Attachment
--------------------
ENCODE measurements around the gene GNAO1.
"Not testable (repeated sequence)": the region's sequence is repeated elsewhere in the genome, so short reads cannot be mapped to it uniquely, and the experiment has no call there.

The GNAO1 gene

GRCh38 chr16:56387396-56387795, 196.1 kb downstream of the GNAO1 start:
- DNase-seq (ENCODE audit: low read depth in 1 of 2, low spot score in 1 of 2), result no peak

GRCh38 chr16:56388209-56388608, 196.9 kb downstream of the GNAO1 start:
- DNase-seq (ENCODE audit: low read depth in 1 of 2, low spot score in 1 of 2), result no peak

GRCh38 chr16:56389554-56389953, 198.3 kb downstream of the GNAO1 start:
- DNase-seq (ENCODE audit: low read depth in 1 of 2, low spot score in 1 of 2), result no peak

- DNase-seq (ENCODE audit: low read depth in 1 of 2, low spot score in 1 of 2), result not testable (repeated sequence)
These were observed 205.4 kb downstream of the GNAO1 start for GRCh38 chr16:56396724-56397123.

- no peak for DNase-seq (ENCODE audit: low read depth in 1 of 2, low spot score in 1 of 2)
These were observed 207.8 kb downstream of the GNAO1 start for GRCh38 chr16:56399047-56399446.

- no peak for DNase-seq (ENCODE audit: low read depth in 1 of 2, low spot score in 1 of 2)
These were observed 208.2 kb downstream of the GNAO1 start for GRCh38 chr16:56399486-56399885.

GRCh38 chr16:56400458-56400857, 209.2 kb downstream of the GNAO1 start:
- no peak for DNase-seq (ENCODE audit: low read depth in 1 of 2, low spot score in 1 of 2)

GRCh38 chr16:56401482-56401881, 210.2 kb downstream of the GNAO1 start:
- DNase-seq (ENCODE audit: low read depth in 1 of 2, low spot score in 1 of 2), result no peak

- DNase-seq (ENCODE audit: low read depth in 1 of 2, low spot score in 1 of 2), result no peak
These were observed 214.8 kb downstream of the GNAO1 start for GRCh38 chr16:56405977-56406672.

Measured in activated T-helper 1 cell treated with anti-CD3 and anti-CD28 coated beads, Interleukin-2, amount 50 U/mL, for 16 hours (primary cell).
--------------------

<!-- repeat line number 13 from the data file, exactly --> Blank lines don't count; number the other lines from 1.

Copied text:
These were observed 207.8 kb downstream of the GNAO1 start for GRCh38 chr16:56399047-56399446.